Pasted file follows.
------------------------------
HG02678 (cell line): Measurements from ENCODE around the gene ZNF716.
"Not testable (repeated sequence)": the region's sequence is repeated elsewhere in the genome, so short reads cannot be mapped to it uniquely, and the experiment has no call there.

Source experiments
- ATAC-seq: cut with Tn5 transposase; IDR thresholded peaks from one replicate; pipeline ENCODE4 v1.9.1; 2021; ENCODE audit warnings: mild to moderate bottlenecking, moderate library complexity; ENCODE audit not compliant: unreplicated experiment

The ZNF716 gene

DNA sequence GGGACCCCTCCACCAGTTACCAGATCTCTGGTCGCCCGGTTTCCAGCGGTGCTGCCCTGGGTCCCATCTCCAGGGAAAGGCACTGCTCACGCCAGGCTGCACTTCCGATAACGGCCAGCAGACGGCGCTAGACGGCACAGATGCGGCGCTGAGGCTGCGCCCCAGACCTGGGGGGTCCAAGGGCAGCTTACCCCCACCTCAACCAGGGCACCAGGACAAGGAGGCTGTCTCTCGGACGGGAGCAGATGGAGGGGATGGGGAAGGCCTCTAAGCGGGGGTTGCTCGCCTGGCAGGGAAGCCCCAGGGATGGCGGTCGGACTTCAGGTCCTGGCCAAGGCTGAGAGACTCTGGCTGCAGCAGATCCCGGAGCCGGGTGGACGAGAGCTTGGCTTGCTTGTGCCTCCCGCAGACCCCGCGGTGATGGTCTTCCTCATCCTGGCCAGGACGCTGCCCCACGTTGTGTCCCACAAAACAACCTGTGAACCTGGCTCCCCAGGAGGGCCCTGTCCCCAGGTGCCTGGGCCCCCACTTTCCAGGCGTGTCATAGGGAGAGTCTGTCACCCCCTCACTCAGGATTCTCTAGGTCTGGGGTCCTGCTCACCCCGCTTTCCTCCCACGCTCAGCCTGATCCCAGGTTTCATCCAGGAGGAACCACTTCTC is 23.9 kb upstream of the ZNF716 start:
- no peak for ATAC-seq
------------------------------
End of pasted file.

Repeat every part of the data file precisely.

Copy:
HG02678 (cell line): Measurements from ENCODE around the gene ZNF716.
"Not testable (repeated sequence)": the region's sequence is repeated elsewhere in the genome, so short reads cannot be mapped to it uniquely, and the experiment has no call there.

Source experiments
- ATAC-seq: cut with Tn5 transposase; IDR thresholded peaks from one replicate; pipeline ENCODE4 v1.9.1; 2021; ENCODE audit warnings: mild to moderate bottlenecking, moderate library complexity; ENCODE audit not compliant: unreplicated experiment

The ZNF716 gene

DNA sequence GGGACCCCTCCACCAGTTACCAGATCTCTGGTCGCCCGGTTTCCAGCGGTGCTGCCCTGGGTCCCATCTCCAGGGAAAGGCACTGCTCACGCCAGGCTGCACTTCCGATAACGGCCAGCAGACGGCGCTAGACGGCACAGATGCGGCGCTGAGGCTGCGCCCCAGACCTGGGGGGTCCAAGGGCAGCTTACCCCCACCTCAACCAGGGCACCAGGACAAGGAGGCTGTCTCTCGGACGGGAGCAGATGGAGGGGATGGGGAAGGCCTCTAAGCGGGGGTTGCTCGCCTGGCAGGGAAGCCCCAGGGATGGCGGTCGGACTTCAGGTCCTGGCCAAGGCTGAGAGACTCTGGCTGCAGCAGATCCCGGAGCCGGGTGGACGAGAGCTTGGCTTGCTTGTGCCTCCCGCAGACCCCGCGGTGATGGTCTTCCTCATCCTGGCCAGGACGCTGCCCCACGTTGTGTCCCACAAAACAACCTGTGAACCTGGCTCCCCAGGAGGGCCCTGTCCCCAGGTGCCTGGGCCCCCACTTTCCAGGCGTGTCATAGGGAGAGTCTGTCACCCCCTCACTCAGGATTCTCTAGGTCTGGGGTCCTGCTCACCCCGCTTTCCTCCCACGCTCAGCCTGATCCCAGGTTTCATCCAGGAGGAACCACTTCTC is 23.9 kb upstream of the ZNF716 start:
- no peak for ATAC-seq